** This article was reviewed and updated on January 27, 2024. **
The escalating demand for cardiovascular devices underscores the significance of implantable loop recorders (ILRs), especially in managing cardiac conditions arising from irregular heart rhythms and chronic diseases. With this surge in demand, medical coders must stay informed on new and revised codes and guidelines for accurately reporting these services.
Understanding Implantable Loop Recorders
Coding for ILRs requires a thorough understanding of the device’s purpose, how the procedure is performed, and the management of the device once it is inserted. The correct reporting of procedure codes hinges on adherence to the CPT coding guidelines specific to implantable loop recorders. Let’s delve into the intricacies of ILR coding and sharpen your skills with three related coding exercises.
Purpose of Loop Recorder Device
Referred to as subcutaneous cardiac rhythm monitors or insertable cardiac event recorders, ILRs are vital in monitoring the heart’s electrical activity over an extended period. According to Johns Hopkins Medicine, a physician may recommend ILRs for patients experiencing symptoms such as fainting (also known as syncope), palpitations, rapid or slow heartbeats, and hidden rhythms that may lead to strokes. The decision to implant an ILR is often made when conventional tests fail to determine the cause of these symptoms.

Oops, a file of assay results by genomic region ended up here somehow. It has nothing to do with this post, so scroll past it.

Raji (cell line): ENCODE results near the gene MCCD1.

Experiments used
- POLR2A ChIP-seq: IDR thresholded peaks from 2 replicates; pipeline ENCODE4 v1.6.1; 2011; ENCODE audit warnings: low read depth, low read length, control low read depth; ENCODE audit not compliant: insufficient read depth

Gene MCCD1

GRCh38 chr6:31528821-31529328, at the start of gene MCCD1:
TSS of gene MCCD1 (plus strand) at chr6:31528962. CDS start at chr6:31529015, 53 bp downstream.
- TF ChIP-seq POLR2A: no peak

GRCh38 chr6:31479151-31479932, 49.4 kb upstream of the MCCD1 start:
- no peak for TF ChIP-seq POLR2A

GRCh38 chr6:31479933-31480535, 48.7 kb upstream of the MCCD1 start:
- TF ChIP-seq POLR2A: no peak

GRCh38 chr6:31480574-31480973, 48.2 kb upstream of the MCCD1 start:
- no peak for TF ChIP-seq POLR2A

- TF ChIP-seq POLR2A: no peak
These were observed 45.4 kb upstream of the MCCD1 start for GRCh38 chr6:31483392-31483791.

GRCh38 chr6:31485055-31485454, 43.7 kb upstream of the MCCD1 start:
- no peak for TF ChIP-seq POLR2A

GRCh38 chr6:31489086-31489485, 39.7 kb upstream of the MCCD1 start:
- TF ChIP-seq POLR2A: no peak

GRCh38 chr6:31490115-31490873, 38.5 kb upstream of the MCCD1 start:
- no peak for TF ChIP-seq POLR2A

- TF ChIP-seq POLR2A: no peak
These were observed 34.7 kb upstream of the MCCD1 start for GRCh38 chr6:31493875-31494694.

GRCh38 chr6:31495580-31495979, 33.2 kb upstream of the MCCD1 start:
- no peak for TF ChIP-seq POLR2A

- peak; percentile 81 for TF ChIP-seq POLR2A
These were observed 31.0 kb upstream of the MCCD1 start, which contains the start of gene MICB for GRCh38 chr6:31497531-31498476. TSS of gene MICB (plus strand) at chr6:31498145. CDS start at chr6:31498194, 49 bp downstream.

Differentiating ILRs From Portable Monitors
While ILRs and portable heart rhythm monitors, such as a Holter monitor, share the common goal of monitoring the electrocardiogram (ECG) for unexplained symptoms, they differ in application. ILRs are suitable for patients with less frequent symptoms, providing valuable insights to identify the root cause.
Short Video on an ILR Procedure
Below is a short video explaining an implantable loop recorder procedure.
Procedure for ILR Insertion
The insertion of an implantable loop recorder, a quick and straightforward procedure lasting under 15 minutes, is typically performed by an electrophysiologist as an outpatient procedure. According to the National Library of Medicine, lidocaine is injected for numbing into the left side of the body at about the second or third rib level over the heart. A small incision is made under the skin, and a pocket is created to insert the loop recorder, which is about the size of a USB memory stick and contains two self-contained electrodes. Once inserted, the device is activated, programmed for data collection, and the incision is closed.